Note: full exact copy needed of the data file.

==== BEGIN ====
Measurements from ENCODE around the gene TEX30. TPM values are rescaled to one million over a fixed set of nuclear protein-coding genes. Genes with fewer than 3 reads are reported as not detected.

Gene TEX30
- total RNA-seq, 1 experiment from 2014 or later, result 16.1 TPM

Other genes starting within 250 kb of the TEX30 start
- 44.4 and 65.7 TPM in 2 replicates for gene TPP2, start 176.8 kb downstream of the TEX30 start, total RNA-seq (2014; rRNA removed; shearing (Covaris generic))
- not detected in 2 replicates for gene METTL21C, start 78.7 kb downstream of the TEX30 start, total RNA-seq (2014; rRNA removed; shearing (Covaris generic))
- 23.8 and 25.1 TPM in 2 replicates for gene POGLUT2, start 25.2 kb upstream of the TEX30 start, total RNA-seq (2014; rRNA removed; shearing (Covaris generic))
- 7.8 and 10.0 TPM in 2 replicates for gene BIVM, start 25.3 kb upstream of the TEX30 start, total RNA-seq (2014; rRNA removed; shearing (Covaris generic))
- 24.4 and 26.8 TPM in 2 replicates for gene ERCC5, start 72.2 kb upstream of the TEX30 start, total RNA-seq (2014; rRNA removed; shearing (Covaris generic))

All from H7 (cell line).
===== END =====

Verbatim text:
Measurements from ENCODE around the gene TEX30. TPM values are rescaled to one million over a fixed set of nuclear protein-coding genes. Genes with fewer than 3 reads are reported as not detected.

Gene TEX30
- total RNA-seq, 1 experiment from 2014 or later, result 16.1 TPM

Other genes starting within 250 kb of the TEX30 start
- 44.4 and 65.7 TPM in 2 replicates for gene TPP2, start 176.8 kb downstream of the TEX30 start, total RNA-seq (2014; rRNA removed; shearing (Covaris generic))
- not detected in 2 replicates for gene METTL21C, start 78.7 kb downstream of the TEX30 start, total RNA-seq (2014; rRNA removed; shearing (Covaris generic))
- 23.8 and 25.1 TPM in 2 replicates for gene POGLUT2, start 25.2 kb upstream of the TEX30 start, total RNA-seq (2014; rRNA removed; shearing (Covaris generic))
- 7.8 and 10.0 TPM in 2 replicates for gene BIVM, start 25.3 kb upstream of the TEX30 start, total RNA-seq (2014; rRNA removed; shearing (Covaris generic))
- 24.4 and 26.8 TPM in 2 replicates for gene ERCC5, start 72.2 kb upstream of the TEX30 start, total RNA-seq (2014; rRNA removed; shearing (Covaris generic))

All from H7 (cell line).